Porsche, Audi will join Formula One, Volkswagen CEO says

Volkswagen’s premium brands Audi and Porsche will join Formula One after they convinced the German automaking group that the move will bring in more money than it will cost, VW chief executive Herbert Diess said on Monday.

Discussions by the board of directors about the two brands’ plans had created some divisions, Diess said at an event in Wolfsburg, where the German carmaker is headquartered.

But ultimately the brands, which next to VW’s China business are the group’s most important income suppliers, made the case that they would pull in more money for Wolfsburg with a Formula One commitment than without one, according to Diess.

“If you do motorsport, you should do Formula 1 as that’s where the impact is greatest,” said Diess.

“You just run out of arguments,” he said.

There has been speculation for several months that the two brands were negotiating partnerships to enter the highest class of international motor racing, which for much of the past decade has been dominated by Volkswagen’s German rival Mercedes.

Diess said on Monday that Porsche’s preparations for entering Formula One were a little more concrete than Audi’s.

Audi is ready to offer around €500 million ($556.3m) for British luxury sports car maker McLaren as a means to enter, a source told Reuters in March, while Porsche intends to establish a long-term partnership with racing team Red Bull starting in several years’ time.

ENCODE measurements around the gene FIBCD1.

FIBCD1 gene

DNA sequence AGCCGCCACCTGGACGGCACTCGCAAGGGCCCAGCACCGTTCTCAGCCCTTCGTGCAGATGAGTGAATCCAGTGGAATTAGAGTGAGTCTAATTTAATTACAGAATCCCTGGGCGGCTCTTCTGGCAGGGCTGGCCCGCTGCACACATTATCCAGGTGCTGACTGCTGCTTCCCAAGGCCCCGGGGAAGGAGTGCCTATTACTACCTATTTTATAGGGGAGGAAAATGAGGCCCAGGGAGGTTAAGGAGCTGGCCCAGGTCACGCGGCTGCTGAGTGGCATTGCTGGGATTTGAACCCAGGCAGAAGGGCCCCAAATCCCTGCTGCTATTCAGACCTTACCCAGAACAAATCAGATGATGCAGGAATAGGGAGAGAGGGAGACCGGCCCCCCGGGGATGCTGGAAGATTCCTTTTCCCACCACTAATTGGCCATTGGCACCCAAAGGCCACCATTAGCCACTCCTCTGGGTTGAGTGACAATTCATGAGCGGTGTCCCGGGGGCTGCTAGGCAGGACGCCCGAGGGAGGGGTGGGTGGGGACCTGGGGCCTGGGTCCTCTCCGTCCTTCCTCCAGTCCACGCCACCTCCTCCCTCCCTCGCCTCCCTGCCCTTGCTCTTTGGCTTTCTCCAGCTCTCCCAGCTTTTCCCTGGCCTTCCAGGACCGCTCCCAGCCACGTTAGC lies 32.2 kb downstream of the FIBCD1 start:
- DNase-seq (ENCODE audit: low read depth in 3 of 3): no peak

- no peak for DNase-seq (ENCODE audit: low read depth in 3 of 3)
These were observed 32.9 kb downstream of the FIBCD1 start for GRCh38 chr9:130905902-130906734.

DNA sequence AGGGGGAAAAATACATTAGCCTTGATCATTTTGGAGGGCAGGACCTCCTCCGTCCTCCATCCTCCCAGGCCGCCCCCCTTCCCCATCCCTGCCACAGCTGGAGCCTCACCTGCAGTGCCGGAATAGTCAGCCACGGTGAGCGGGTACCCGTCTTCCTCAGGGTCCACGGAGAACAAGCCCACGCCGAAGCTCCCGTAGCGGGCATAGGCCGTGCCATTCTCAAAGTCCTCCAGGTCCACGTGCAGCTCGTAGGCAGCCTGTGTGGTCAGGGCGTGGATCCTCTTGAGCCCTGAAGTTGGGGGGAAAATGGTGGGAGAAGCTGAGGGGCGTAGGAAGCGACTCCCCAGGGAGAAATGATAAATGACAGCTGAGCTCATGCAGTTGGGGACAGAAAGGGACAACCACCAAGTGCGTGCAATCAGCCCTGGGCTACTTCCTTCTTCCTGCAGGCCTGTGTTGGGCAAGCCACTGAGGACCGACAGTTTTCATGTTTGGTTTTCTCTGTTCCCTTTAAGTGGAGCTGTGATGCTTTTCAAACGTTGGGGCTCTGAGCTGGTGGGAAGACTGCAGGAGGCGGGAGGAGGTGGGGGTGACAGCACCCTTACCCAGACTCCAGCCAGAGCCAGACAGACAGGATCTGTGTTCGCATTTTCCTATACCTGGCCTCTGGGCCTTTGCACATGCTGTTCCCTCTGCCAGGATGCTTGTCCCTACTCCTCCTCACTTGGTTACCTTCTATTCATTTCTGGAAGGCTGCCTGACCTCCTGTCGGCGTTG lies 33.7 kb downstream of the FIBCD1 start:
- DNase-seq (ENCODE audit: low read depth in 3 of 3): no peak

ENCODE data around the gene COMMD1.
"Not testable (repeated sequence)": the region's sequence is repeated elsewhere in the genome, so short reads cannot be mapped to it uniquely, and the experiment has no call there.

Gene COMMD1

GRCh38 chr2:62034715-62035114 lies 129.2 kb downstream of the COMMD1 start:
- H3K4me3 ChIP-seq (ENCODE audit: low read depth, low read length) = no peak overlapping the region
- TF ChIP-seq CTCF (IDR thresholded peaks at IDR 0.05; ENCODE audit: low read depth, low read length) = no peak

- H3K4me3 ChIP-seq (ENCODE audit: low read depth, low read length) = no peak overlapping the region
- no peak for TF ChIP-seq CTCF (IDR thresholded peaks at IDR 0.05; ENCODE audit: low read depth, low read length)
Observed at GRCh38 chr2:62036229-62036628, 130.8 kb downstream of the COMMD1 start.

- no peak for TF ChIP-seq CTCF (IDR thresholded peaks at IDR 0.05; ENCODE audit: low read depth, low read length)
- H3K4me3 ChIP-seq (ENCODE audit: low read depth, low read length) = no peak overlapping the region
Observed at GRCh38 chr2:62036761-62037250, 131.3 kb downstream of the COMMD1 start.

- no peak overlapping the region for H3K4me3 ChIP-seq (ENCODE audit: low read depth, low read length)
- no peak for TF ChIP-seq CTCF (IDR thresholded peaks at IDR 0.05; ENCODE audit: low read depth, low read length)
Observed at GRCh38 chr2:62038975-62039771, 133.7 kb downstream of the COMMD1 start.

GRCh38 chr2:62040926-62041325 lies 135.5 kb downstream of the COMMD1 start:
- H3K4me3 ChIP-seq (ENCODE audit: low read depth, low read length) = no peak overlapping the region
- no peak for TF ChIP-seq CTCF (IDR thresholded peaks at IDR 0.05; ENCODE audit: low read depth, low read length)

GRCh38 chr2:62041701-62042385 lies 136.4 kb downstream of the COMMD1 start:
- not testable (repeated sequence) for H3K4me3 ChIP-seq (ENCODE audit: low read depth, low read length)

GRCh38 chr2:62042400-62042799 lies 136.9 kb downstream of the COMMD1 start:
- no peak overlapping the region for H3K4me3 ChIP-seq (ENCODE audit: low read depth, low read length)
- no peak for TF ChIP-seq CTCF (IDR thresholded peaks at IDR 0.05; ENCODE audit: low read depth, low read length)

Alfa Romeo Sauber and Williams are also potential candidates for a takeover.

In addition to the brands’ economic argument, Formula One’s high advertising impact was apparently also convincing. Diess said that as a result Porsche will reduce other racing activities and concentrate more on the F1 circuit.

The decision comes as Volkswagen prepares for a possible listing of Porsche AG in the fourth quarter of this year, although sources have said the entry into Formula One racing would only be likely to happen in a few years’ time.

Porsche has been linked to Red Bull Powertrains, in either a branding or full technical relationship capacity.

Porsche already competes in Formula E, GT, and Sportscar racing, with work underway to return to the top flight of the latter next year.

Audi too has racing programmes, though primarily in customer categories like GT3 and TCR.

Ferrari, Daimler, Aston Martin Lagonda, Renault, Alpine, and (to an extent) Honda already compete in F1.